Arguably nothing in tech has changes the landscape more than ‘as a Service’ offerings, the subscription-based IT service delivery model, In fact, the ‘as a Service’ offering has made its way into the cybercrime landscape. And cybercrime, for its part, has evolved beyond a nefarious hobby — today it’s a means of earning for cybercriminals.
Organized cybercrime services are available for hire, particularly to those lacking resources and hacking expertise but willing to buy their way into cybercriminal activities. Underground cybercrime markets have emerged, selling cyberattack tools and services ranging from malware injection to botnet tools, Denial of Service and targeted spyware services.
To protect your business from the cybercrime for hire threat vector, let’s understand how the Cybercrime as a Service model works.
The Cybercriminal Value Chain Model
A value chain is any process or series of activities that a person or organization gains value from. It certainly applies to cybercrime. The cybercrime value chain can be seen as a portfolio of cybercrime activities at various levels of the attack kill chain:
- The technology stack
- Community support
- Attack lifecycle management
- Attack delivery
From a value chain perspective, it is important to understand that cybercrime is not limited to sophisticated botnet attacks by organized cybercrime rings and state-sponsored entities that operate these resources at a large scale. Instead, any hobbyist or financially motivated hacker can find a presence in the underground Cybercrime as a Service marketplace, sell their tools and services to the willing buyers and cause damages on three fronts, compromising:
- The human element, which is likely the weakest link in your cybersecurity defense chain.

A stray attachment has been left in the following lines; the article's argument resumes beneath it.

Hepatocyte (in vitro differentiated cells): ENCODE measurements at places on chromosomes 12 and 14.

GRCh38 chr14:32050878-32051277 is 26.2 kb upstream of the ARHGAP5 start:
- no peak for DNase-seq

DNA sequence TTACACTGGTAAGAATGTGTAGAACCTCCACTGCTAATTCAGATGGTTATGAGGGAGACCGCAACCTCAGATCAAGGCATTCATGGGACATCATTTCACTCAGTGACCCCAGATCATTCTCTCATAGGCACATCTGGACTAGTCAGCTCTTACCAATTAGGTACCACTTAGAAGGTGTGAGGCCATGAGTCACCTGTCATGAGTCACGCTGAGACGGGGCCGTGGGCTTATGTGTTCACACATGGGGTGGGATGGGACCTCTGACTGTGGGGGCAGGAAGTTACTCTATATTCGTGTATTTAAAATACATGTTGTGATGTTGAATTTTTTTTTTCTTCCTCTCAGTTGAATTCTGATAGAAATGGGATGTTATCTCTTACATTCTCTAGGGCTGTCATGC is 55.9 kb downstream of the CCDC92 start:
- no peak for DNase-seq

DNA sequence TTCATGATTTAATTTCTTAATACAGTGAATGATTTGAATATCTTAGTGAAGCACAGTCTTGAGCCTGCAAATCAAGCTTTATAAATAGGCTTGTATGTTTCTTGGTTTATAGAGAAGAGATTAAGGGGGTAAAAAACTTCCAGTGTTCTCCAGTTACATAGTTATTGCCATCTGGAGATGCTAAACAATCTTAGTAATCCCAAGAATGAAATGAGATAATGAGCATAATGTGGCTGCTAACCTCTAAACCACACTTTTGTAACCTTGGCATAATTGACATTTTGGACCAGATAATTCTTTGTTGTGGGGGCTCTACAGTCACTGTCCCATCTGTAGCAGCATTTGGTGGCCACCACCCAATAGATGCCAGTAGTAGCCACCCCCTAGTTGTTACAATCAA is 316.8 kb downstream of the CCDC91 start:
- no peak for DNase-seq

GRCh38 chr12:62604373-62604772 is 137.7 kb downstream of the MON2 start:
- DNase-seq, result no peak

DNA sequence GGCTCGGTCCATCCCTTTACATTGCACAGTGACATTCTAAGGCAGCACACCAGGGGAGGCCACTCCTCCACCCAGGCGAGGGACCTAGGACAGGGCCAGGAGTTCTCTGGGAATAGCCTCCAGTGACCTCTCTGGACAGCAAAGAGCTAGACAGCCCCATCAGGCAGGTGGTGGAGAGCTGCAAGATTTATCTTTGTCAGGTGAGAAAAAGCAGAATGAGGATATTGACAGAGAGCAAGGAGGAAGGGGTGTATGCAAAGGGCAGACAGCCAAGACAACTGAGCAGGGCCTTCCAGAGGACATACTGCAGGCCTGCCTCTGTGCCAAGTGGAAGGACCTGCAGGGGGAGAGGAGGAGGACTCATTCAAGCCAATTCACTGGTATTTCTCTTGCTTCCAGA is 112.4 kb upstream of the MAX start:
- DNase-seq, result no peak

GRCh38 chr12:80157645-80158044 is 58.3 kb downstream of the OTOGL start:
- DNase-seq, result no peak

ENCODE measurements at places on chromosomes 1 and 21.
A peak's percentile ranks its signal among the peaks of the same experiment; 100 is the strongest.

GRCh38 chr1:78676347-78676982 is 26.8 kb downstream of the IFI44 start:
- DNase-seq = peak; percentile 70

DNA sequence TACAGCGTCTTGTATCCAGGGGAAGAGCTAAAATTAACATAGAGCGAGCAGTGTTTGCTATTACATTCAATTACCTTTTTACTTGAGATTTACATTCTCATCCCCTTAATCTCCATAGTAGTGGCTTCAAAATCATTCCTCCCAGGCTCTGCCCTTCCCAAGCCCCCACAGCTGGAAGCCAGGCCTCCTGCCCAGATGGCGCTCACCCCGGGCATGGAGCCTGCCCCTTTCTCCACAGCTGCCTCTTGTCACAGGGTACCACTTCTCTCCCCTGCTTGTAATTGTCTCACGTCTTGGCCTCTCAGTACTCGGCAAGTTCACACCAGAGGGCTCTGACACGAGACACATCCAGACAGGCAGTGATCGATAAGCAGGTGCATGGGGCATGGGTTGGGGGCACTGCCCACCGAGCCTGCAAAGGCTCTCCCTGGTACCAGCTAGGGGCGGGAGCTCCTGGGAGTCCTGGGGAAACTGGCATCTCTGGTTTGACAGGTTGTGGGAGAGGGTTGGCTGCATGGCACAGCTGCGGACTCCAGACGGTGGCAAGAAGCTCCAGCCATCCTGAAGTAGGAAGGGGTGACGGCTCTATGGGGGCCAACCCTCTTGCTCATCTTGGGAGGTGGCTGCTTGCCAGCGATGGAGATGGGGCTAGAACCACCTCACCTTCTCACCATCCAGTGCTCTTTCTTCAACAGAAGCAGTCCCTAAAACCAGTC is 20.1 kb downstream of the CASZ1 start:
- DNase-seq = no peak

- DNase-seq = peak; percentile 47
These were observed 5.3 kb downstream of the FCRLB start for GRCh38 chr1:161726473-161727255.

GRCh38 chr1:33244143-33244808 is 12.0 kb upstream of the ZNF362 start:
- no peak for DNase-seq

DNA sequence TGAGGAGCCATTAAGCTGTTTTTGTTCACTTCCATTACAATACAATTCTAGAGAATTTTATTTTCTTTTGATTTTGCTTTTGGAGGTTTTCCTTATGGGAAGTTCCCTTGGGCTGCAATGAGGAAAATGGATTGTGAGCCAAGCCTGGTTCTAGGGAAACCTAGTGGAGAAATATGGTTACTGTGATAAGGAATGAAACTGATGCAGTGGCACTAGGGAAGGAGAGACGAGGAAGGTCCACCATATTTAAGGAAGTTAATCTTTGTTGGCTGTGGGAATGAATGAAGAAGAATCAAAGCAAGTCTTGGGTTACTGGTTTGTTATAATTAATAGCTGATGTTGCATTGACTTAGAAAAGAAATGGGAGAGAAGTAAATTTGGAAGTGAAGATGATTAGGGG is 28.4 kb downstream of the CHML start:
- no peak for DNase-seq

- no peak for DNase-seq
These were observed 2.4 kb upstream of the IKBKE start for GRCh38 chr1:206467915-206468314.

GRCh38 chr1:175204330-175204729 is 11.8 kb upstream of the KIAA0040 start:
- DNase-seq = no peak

- The operational level, disrupting your daily business operations.
- The technology level, which includes the tools, virus and botnets accessible to individuals with a criminal intent.
The cybercrime value chain model categorizes activities into primary and secondary actions.
Cybercrime as a service: Primary activities in the attack lifecycle
These actions, tools and services are directly involved in conducting a cyber-attack or relevant supportive activities designed to bypass and overcome the security defense capabilities of your organization. The key activities include:
Vulnerability discovery as a Service
Vulnerability discovery tools are used to identify potential vulnerabilities in the security network of an organization. Hackers may use network analysis tools such as Wireshark or otherwise obtain information around technologies and software versions used in the network.
When hackers identify a zero-day exploit or known vulnerabilities in older technology packages, they can trade this information on Dark Web cybercrime communities.
Exploitation Development as a Service (EKaaS)
In this phase, cybercriminals package an exploit kit, which contains the tools and virus necessary to compromise a system by exploiting a known technology vulnerability. Additional attack payload may be used to spread the attack.
Operational weaknesses are also set up: these may include a fake wifi network or spyware that compromises the human element before delivering the attack payload onto the target systems.